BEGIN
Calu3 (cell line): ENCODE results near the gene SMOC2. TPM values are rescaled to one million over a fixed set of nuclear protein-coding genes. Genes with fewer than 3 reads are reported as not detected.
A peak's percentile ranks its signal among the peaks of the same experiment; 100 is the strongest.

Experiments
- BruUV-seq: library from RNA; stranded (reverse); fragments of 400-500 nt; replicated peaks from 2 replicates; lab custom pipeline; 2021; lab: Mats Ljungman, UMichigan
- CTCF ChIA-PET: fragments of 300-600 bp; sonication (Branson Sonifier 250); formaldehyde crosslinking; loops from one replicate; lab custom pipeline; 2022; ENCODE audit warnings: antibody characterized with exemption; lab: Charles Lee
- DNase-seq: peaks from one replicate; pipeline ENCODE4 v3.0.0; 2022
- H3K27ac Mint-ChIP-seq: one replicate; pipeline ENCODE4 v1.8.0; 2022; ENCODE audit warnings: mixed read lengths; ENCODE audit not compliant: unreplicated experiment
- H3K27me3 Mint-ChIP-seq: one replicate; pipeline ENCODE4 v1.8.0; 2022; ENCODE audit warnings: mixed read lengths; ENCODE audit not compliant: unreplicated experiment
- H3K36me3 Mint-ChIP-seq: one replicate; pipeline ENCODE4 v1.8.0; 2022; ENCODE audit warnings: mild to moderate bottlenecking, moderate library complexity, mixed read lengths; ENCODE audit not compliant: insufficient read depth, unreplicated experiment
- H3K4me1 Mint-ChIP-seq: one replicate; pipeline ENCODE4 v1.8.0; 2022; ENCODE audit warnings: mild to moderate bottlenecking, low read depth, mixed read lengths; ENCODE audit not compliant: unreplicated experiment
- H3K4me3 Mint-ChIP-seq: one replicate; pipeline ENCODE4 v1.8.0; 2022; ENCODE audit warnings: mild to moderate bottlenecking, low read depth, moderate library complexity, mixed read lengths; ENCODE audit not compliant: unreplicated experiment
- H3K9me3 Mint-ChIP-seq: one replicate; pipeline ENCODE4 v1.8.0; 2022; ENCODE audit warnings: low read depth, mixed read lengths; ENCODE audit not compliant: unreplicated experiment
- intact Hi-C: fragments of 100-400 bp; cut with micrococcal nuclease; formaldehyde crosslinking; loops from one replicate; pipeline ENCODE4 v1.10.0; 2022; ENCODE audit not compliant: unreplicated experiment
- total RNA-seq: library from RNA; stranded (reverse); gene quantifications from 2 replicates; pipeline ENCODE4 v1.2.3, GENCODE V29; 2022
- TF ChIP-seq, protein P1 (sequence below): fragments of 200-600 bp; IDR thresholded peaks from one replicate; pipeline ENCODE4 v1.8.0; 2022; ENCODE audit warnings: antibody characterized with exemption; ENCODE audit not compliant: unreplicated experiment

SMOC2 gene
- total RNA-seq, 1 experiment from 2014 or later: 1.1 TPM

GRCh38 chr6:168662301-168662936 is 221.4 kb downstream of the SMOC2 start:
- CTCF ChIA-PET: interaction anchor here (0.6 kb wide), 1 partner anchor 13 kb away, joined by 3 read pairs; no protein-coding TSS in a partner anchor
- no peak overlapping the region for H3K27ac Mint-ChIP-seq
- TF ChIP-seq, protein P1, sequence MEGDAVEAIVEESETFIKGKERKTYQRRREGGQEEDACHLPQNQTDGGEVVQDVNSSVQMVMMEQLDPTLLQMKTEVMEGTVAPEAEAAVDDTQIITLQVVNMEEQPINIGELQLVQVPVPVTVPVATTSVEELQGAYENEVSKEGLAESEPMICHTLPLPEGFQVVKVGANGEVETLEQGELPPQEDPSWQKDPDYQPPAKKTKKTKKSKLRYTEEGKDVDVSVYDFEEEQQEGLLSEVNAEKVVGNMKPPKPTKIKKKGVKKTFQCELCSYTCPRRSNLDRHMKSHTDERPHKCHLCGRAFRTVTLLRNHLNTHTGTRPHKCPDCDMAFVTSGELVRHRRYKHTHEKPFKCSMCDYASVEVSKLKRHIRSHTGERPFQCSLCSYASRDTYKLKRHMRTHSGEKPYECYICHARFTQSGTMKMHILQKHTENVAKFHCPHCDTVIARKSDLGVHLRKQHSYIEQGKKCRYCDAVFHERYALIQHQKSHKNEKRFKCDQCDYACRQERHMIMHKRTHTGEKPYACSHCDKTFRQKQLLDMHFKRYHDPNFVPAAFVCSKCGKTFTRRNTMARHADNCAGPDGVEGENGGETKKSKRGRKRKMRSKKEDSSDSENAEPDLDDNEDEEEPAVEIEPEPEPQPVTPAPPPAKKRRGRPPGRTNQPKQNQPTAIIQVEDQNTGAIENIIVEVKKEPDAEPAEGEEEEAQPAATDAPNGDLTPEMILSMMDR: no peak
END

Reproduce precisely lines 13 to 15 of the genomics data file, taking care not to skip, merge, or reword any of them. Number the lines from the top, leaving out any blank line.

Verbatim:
- intact Hi-C: fragments of 100-400 bp; cut with micrococcal nuclease; formaldehyde crosslinking; loops from one replicate; pipeline ENCODE4 v1.10.0; 2022; ENCODE audit not compliant: unreplicated experiment
- total RNA-seq: library from RNA; stranded (reverse); gene quantifications from 2 replicates; pipeline ENCODE4 v1.2.3, GENCODE V29; 2022
- TF ChIP-seq, protein P1 (sequence below): fragments of 200-600 bp; IDR thresholded peaks from one replicate; pipeline ENCODE4 v1.8.0; 2022; ENCODE audit warnings: antibody characterized with exemption; ENCODE audit not compliant: unreplicated experiment